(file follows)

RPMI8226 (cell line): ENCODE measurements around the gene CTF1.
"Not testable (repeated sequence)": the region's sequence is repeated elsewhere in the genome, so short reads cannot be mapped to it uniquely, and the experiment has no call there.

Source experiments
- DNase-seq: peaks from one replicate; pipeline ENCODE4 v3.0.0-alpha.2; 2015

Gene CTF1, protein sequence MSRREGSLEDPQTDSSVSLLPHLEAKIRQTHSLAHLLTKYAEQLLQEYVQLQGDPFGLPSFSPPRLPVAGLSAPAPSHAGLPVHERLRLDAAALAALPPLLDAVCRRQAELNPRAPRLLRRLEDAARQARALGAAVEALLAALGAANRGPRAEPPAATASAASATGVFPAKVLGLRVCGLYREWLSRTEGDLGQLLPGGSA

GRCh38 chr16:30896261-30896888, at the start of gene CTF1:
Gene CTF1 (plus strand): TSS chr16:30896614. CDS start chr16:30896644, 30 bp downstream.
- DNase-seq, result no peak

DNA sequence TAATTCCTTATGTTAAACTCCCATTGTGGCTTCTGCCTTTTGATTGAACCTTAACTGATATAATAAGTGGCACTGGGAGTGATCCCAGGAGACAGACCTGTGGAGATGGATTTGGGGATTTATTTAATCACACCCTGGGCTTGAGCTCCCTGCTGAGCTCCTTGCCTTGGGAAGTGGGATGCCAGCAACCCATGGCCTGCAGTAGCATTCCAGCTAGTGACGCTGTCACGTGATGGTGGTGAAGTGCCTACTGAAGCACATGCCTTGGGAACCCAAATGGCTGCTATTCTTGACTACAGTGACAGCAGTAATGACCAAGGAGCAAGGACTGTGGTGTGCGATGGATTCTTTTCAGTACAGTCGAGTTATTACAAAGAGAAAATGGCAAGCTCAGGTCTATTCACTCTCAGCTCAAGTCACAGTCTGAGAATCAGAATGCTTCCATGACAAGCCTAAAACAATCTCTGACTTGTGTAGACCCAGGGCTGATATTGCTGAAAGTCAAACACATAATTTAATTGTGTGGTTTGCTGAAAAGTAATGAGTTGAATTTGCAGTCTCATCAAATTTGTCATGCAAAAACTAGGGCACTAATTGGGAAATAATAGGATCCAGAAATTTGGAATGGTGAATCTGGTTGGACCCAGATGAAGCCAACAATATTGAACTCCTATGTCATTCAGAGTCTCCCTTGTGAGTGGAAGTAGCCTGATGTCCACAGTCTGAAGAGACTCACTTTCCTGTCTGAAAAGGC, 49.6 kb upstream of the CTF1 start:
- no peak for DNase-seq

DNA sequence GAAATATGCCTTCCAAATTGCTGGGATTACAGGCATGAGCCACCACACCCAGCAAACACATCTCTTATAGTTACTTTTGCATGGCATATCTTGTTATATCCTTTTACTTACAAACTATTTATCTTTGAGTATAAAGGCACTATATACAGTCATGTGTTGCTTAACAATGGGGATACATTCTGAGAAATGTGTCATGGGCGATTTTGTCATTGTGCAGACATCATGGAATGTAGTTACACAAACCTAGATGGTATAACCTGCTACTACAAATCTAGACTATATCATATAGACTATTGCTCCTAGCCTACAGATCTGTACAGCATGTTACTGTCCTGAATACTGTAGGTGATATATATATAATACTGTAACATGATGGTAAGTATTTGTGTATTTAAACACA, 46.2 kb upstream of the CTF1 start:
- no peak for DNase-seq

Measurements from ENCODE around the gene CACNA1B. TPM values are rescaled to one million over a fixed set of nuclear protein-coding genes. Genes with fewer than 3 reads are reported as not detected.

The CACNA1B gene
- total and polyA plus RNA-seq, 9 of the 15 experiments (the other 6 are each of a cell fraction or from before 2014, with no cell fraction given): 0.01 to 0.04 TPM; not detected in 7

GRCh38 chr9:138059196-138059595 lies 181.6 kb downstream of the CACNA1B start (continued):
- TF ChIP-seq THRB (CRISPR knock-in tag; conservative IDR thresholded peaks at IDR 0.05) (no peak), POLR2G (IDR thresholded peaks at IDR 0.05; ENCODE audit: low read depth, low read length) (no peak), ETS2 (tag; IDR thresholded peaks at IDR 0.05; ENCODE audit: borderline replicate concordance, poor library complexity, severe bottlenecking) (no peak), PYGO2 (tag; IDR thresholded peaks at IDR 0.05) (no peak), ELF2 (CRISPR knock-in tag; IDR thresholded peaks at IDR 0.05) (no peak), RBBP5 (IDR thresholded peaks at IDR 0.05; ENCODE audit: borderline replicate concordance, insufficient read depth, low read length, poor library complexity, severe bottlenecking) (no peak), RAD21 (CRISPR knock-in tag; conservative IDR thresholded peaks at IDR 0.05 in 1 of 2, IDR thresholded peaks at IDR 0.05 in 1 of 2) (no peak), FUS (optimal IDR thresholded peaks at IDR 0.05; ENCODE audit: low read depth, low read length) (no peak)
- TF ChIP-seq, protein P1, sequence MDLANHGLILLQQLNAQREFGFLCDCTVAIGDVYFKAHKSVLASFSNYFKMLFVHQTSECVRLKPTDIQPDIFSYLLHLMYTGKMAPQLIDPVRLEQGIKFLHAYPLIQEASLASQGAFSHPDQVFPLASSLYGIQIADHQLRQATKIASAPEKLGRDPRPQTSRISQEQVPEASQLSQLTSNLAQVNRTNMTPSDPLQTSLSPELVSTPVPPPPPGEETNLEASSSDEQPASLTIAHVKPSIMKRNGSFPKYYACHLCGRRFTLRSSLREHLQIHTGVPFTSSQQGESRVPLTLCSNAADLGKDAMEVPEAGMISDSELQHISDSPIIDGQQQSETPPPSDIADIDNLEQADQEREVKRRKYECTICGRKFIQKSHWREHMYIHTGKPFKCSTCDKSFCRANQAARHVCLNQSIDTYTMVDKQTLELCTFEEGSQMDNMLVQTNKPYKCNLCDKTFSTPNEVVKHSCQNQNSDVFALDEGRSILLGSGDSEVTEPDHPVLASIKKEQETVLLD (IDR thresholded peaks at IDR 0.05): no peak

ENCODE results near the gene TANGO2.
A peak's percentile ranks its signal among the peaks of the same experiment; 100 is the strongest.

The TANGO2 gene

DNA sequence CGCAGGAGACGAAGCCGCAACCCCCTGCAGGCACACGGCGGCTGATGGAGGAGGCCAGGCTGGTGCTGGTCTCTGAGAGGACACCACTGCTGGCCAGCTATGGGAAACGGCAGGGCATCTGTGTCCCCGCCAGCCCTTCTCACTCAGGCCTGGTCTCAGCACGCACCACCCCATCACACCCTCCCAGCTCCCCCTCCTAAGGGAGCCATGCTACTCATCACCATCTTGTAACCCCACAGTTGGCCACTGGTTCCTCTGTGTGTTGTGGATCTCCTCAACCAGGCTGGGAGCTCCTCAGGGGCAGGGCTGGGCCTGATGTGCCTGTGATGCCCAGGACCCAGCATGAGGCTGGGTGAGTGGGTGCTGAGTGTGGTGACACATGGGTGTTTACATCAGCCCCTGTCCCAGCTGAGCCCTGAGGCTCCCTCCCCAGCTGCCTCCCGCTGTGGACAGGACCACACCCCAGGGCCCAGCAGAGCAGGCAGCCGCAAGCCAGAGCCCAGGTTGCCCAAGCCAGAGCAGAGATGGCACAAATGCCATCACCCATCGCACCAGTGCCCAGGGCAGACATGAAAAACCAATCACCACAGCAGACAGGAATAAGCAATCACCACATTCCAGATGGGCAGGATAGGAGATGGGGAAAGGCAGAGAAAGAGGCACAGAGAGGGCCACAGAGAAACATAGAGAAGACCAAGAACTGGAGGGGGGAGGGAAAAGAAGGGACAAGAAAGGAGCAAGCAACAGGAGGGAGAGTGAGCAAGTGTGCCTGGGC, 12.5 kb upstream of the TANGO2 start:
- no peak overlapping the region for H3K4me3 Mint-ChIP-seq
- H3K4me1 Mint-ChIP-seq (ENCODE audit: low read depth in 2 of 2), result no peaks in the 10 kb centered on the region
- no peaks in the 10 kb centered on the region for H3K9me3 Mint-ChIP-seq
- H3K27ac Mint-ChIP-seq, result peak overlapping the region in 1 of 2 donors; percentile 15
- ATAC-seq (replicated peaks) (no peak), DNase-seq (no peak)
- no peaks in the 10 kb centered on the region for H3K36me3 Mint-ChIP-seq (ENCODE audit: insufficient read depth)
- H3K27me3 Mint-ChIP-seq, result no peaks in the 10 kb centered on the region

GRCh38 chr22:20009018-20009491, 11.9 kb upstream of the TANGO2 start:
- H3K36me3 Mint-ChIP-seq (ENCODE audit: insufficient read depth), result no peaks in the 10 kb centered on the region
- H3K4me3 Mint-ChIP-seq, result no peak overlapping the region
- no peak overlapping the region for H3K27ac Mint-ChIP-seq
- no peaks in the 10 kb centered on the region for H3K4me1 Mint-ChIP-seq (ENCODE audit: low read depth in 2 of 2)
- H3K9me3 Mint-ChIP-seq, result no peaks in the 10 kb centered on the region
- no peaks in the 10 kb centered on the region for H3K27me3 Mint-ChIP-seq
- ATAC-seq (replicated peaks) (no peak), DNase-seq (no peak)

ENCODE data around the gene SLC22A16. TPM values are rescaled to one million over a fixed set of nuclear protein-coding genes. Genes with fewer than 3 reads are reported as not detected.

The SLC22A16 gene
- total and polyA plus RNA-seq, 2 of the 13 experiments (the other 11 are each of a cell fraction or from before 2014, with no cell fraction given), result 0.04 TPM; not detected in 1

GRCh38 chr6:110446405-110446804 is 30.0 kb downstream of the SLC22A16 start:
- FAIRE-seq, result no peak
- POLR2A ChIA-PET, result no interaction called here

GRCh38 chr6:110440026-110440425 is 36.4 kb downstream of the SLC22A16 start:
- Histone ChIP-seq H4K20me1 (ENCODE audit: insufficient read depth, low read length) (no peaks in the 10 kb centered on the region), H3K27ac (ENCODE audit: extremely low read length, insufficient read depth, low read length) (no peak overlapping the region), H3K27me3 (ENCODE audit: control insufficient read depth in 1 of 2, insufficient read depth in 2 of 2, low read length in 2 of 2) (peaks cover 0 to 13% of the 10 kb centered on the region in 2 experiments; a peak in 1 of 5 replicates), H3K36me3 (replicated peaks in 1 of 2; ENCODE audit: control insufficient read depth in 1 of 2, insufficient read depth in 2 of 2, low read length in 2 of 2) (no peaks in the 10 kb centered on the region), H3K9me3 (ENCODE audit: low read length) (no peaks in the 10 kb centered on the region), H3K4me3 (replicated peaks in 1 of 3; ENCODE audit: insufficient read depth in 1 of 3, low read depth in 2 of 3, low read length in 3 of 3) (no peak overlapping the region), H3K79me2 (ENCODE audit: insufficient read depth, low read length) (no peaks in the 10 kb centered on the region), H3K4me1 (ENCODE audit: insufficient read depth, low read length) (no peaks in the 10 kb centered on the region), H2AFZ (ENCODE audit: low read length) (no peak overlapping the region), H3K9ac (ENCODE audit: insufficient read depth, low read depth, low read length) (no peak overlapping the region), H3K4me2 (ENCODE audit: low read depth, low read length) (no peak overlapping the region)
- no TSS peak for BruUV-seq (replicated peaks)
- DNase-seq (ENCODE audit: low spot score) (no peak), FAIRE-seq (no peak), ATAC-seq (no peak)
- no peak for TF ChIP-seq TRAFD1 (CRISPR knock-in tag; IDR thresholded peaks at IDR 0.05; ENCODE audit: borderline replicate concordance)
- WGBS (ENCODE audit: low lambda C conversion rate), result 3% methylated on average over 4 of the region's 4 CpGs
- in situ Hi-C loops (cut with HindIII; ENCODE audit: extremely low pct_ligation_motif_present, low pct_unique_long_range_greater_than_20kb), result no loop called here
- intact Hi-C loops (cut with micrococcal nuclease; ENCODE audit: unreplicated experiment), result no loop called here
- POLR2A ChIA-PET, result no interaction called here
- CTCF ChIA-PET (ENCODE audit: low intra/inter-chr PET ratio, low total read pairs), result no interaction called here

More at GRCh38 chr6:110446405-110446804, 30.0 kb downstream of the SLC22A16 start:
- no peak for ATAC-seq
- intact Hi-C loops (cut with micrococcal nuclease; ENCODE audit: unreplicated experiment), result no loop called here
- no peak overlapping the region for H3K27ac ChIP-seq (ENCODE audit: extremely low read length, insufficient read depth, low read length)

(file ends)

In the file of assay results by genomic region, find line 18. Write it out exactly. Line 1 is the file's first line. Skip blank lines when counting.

- TF ChIP-seq, protein P1, sequence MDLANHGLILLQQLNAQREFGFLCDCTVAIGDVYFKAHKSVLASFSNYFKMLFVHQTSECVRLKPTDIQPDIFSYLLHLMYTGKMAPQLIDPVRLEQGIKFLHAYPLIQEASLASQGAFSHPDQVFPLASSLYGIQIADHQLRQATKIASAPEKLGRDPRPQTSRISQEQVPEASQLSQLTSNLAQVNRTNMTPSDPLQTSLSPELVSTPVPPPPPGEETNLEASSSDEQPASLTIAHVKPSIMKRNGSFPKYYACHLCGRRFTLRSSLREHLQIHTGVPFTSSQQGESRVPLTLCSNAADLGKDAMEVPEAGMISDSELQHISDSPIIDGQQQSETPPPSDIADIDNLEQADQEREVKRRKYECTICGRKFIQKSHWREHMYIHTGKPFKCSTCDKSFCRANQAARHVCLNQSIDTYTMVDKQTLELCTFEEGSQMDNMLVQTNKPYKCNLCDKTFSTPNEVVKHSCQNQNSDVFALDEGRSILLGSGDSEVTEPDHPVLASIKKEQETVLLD (IDR thresholded peaks at IDR 0.05): no peak